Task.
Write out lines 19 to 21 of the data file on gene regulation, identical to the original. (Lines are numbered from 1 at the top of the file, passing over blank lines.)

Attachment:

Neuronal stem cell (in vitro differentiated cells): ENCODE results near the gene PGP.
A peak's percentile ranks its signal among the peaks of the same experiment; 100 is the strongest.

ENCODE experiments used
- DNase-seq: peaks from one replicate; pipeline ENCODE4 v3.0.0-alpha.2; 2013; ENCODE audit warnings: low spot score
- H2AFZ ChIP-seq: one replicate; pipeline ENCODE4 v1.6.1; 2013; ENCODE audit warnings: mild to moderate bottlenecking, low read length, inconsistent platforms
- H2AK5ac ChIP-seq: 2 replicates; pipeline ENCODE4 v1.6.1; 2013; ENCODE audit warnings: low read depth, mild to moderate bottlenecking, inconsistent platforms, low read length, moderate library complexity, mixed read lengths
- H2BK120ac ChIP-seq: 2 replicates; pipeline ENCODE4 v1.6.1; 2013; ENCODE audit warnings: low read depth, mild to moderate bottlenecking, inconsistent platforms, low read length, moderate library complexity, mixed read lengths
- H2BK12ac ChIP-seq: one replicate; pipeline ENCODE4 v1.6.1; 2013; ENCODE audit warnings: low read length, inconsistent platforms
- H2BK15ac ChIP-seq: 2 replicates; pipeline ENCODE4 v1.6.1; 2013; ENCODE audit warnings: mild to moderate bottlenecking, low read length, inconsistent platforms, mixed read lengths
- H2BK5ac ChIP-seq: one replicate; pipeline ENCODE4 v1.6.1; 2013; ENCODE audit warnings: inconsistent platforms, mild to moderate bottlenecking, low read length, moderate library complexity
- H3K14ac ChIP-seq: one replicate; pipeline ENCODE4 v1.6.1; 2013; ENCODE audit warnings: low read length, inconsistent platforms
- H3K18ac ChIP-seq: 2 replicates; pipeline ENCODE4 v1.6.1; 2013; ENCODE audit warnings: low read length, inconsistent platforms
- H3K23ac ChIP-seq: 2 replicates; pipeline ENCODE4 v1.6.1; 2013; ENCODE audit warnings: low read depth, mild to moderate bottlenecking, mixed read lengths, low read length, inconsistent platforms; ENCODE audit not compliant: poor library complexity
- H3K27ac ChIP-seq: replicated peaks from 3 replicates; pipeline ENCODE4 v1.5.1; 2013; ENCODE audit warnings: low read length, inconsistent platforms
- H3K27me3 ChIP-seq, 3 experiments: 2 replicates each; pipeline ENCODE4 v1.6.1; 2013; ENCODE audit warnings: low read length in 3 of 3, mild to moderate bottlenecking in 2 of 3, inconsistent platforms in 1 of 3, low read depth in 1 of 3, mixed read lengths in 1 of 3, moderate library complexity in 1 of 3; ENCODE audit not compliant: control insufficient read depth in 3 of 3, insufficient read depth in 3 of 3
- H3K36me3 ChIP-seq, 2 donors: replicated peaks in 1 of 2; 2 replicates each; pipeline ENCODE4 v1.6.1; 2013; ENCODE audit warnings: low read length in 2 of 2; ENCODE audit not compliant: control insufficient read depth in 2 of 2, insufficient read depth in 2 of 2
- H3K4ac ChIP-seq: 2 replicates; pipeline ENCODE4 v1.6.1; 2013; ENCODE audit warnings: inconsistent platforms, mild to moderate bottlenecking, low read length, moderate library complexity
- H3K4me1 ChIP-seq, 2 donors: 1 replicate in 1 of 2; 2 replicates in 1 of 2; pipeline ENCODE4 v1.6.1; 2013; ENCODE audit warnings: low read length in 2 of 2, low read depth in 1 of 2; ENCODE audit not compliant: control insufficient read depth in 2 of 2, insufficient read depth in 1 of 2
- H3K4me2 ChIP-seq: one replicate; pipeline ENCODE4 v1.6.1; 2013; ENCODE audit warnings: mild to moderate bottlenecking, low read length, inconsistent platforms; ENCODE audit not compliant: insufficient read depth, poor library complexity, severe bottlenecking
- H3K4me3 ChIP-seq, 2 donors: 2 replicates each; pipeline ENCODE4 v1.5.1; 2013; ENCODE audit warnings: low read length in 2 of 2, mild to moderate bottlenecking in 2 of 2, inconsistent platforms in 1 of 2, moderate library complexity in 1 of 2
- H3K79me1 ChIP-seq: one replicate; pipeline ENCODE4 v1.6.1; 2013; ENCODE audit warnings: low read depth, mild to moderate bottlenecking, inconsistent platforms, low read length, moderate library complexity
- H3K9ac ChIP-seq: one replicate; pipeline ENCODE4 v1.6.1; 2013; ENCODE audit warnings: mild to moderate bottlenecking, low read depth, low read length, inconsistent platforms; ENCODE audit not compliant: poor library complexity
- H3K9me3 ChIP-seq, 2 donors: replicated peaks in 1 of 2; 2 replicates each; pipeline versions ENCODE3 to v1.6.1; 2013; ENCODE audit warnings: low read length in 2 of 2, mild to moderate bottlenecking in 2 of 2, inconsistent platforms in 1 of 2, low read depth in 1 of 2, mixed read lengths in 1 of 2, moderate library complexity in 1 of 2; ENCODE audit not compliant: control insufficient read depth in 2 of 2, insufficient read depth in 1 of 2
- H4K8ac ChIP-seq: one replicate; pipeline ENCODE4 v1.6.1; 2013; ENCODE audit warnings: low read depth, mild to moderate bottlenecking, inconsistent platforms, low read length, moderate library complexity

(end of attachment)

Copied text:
- H3K4me2 ChIP-seq: one replicate; pipeline ENCODE4 v1.6.1; 2013; ENCODE audit warnings: mild to moderate bottlenecking, low read length, inconsistent platforms; ENCODE audit not compliant: insufficient read depth, poor library complexity, severe bottlenecking
- H3K4me3 ChIP-seq, 2 donors: 2 replicates each; pipeline ENCODE4 v1.5.1; 2013; ENCODE audit warnings: low read length in 2 of 2, mild to moderate bottlenecking in 2 of 2, inconsistent platforms in 1 of 2, moderate library complexity in 1 of 2
- H3K79me1 ChIP-seq: one replicate; pipeline ENCODE4 v1.6.1; 2013; ENCODE audit warnings: low read depth, mild to moderate bottlenecking, inconsistent platforms, low read length, moderate library complexity